Expect to Win
Quote of the Week
“You have to expect things of yourself before you do them.”
Expect to Win
by Stephen R. Covey and Rebecca R. Merrill
According to Greek mythology, Pygmalion, the king of Cyprus, carved an ivory statue of the ideal woman. He named her Galatea. She was so beautiful that Pygmalion fell in love with her, and because of his deep desire and will for her to be real, with the help of the goddess Venus, he was actually able to bring her to life, and they lived happily ever after.
This ancient myth has come to serve as a metaphor that illustrates the power of expectation. While this phenomenon is commonly referred to as the ‘Pygmalion effect,’ it’s also been called the Galatea effect, the Rosenthal effect, self-fulfilling prophecy, positive self-expectancy, confidence, optimism, or just plan faith. In modern times, it’s been made popular through the musical My Fair Lady, a modern Pygmalion story in which a professor’s expectations become the catalyst that inspires the transformation of a Cockney flower girl into a lady.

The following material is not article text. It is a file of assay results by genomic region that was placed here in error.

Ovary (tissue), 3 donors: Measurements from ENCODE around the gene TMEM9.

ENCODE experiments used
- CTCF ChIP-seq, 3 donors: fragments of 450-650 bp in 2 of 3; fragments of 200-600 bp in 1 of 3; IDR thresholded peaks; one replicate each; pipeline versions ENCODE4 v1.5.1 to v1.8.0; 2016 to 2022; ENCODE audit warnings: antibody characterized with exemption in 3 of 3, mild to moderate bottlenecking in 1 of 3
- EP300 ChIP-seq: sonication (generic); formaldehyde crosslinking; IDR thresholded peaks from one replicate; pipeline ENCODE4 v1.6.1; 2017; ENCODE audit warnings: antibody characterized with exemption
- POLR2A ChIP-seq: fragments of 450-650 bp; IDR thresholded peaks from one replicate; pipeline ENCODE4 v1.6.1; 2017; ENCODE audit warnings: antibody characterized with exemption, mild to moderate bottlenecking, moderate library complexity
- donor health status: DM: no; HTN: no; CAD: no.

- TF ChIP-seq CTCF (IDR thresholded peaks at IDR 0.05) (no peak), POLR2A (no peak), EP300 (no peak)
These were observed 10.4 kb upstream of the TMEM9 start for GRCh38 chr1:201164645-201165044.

The principle is simply this: We tend to get what we expect – both from ourselves and others. When we expect more, we tend to get more, when we expect to get less, we tend to get less (Covey, 2008, p. 121-122).
From: Covey, Stephen R. and Merrill, Rebecca (2007). The speed of trust: the one thing that changes everything. New York: Free Press.
Reprinted with permission from the OSU Leadership Center, Ohio State University, Columbus, OH 43210, (614) 292-3114, http://leadershipcenter.osu.edu.
Coaching Call to Action
This reminds me of something I heard this week, “what you appreciate, appreciates.” When you acknowledge who is around you, shifts occur. This week set your expectations and intentions on what you want from work, from a relationship, from a peer, from yourself. Set the bar wherever you want it and expect it can be. Then push it a little higher. Let me know what happens.